Former New Jersey Governor Chris Christie faced another setback in his bid to secure a spot on the Maine Republican presidential primary ballot. Despite his campaign’s efforts to recover from the surprising setback on Super Tuesday, Christie’s latest attempt proved unsuccessful.
Earlier this month, the Maine Secretary of State’s office announced that Christie’s campaign did not meet the required number of certified signatures from Maine voters to qualify for the state’s Republican presidential primary.
The decision made by the secretary of state’s handling of the situation was upheld by a Maine Superior Court judge on Thursday, despite the campaign’s appeal.
Maine Secretary of State Shenna Bellows expressed her appreciation for the court’s decision in upholding the integrity of Maine’s longstanding ballot access requirements. In a statement, she acknowledged the importance of all candidates, including presidential candidates, adhering to the law in order to qualify for the ballot. Bellows further expressed satisfaction that the court recognized the practicality and fairness of Maine’s laws, ensuring an equitable process for all.
In a recent letter, Heidi M. Peckham, the Director of Elections in Maine, stated that Christie’s campaign failed to submit the required minimum of 2,000 certified signatures to appear on the ballot. Only 844 signatures were turned in.
Candidates had to first file their signatures with municipal clerks for certification before submitting them to the secretary of state’s office.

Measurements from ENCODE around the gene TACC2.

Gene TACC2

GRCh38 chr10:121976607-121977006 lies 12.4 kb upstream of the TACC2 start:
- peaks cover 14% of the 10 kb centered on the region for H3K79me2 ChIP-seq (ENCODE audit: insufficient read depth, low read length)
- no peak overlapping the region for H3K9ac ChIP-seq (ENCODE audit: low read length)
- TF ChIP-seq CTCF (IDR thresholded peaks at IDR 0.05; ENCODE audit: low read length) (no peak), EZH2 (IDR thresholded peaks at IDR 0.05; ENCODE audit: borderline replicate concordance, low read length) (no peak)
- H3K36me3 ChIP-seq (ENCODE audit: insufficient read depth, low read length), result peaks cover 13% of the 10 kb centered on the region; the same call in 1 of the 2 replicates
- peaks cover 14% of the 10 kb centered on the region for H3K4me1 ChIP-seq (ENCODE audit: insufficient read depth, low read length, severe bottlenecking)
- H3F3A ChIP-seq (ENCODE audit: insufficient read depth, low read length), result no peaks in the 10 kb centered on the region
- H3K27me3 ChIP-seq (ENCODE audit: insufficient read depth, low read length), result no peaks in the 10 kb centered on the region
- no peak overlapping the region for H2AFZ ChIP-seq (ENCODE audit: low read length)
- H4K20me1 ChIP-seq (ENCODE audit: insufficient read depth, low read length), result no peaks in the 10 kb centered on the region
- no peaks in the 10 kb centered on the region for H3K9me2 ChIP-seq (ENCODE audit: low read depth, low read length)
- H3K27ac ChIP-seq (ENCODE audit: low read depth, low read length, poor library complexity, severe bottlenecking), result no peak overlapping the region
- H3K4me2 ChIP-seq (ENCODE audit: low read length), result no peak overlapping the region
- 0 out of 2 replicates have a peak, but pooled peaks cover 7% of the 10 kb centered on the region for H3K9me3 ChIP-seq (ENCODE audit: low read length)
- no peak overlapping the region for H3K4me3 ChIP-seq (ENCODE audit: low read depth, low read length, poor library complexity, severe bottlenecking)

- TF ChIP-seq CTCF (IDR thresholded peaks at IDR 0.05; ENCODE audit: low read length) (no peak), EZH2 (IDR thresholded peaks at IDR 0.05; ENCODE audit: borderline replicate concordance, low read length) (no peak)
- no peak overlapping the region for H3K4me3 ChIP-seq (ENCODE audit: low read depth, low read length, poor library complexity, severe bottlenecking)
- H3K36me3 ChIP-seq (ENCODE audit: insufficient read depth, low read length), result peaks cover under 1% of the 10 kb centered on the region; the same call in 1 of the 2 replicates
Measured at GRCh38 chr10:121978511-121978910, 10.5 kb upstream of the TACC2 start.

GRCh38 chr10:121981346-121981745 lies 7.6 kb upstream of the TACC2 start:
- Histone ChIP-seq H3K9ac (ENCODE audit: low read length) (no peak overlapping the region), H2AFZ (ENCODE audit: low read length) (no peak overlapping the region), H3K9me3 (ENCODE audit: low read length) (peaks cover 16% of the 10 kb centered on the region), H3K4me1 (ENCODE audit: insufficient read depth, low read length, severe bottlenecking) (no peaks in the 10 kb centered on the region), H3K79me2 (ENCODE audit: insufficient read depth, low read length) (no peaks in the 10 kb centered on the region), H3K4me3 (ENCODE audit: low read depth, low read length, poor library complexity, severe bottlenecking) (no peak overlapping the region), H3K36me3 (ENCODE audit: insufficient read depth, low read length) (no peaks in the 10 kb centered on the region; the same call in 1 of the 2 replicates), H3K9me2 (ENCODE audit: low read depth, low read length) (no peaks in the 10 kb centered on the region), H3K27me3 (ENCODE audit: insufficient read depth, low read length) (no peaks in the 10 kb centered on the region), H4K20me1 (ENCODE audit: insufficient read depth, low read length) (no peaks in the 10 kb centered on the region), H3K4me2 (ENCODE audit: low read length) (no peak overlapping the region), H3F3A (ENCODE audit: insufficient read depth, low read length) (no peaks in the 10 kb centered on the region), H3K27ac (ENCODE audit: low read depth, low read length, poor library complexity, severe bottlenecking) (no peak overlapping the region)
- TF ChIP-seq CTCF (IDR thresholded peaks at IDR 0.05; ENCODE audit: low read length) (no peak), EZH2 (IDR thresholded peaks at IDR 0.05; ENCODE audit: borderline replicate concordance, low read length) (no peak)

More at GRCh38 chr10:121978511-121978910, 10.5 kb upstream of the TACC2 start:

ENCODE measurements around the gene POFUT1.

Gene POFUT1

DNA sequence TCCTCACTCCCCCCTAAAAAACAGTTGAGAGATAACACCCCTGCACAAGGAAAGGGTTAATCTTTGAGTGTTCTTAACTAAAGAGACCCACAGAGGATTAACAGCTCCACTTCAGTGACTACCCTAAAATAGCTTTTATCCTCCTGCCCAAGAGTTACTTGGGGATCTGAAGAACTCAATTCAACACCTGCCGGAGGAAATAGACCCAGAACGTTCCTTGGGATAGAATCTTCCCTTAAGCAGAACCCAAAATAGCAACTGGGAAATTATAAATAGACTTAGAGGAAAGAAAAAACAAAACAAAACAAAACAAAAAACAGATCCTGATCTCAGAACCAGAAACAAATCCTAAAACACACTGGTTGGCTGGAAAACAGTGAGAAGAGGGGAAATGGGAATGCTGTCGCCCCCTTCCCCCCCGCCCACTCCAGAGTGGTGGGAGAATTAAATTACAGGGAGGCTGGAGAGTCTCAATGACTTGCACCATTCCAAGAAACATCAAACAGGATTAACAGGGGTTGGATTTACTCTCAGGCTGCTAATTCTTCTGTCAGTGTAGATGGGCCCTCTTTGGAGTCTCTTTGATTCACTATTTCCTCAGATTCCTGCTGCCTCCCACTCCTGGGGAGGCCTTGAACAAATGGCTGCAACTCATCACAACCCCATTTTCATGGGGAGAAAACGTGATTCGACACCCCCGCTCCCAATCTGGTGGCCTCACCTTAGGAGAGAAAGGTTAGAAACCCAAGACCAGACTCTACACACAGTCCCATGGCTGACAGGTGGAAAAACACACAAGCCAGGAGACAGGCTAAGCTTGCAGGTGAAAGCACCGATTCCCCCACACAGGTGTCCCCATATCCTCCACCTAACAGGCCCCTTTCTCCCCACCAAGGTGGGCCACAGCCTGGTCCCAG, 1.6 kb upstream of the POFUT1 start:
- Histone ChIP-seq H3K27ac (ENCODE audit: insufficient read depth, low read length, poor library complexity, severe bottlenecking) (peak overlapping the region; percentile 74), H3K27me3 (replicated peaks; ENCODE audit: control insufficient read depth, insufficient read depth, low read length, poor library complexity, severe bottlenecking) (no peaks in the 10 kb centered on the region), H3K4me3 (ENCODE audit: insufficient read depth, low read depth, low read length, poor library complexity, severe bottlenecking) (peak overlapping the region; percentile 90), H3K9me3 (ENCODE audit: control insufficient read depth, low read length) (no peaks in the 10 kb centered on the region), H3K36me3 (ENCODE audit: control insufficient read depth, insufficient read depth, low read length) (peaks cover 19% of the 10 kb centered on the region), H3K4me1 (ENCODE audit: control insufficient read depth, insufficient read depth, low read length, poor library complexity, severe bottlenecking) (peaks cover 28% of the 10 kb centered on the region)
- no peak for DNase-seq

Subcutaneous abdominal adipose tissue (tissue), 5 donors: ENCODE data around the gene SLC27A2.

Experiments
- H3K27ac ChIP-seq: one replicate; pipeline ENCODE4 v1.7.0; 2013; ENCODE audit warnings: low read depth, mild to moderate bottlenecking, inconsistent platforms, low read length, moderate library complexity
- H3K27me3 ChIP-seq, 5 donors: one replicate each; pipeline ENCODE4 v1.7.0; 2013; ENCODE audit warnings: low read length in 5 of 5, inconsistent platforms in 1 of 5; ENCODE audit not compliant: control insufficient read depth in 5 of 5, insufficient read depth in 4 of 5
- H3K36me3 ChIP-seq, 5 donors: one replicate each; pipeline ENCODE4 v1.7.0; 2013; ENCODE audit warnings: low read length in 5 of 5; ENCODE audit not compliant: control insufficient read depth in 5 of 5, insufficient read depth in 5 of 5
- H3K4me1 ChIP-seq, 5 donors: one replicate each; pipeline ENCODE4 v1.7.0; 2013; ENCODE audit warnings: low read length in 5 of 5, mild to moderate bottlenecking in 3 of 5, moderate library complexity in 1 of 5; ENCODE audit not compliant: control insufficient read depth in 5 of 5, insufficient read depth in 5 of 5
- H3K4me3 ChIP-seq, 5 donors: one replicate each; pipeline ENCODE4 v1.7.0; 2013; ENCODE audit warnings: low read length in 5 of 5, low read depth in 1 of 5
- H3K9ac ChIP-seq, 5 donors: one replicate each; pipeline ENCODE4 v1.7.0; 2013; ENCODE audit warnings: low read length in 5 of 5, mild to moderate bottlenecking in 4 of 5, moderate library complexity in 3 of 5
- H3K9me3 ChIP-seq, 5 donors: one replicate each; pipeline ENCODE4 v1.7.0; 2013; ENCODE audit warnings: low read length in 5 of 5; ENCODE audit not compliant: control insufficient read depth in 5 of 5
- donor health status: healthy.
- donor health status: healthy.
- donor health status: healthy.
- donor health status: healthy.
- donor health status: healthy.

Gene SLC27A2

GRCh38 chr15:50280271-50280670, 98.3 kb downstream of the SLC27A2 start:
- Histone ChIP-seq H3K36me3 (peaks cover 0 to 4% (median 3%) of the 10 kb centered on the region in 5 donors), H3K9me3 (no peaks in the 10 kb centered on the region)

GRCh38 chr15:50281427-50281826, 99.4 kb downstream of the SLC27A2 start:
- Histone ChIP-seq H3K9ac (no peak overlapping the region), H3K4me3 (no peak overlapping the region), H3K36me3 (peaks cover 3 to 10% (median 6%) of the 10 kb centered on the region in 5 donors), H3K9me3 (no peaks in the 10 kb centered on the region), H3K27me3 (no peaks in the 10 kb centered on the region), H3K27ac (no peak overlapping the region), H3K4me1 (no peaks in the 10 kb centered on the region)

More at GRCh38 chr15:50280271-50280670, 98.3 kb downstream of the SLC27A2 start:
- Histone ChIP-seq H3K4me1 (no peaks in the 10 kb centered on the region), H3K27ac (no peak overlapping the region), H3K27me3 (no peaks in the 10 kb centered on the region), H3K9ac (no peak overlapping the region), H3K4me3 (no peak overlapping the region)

In response to the situation, a spokesperson for Christie addressed the matter by stating that the campaign had collected 6,000 signatures. They asserted that the issue was merely a procedural matter in the way the signatures were reviewed and that an appeal was underway.
However, Christie’s campaign’s arguments were unsuccessful in altering the position taken in the Maine case.
The spokesperson for Christie’s campaign expressed their disagreement with the court’s decision in a statement to CBS News on Thursday. They also mentioned that they are currently assessing their options.
Maine Superior Court Justice Julia M. Lipez has ruled that Christie failed to follow instructions from the Secretary by not separating petition forms by town or allowing himself enough time to submit the multi-town signature sheets to the relevant municipalities before the November 20 deadline.
Christie can still choose to file as a write-in candidate in Maine. The secretary of state’s office has set the deadline for this option on December 26.
The Christie campaign is facing yet another setback as pressure mounts for him to withdraw from the race and rally support behind an alternative candidate to former President Donald Trump, who is leading the GOP race. Christie’s primary focus has been on the upcoming New Hampshire primary on Jan. 23. While his campaign maintains that he still has a viable path forward after the contest, the challenges in Maine could potentially undermine that narrative.
Leading candidates from the Republican party, including Donald Trump, Florida Governor Ron DeSantis, former South Carolina Governor Nikki Haley, businessman Vivek Ramaswamy, and pastor Ryan Binkley, will be participating in the Maine contest on March 5.
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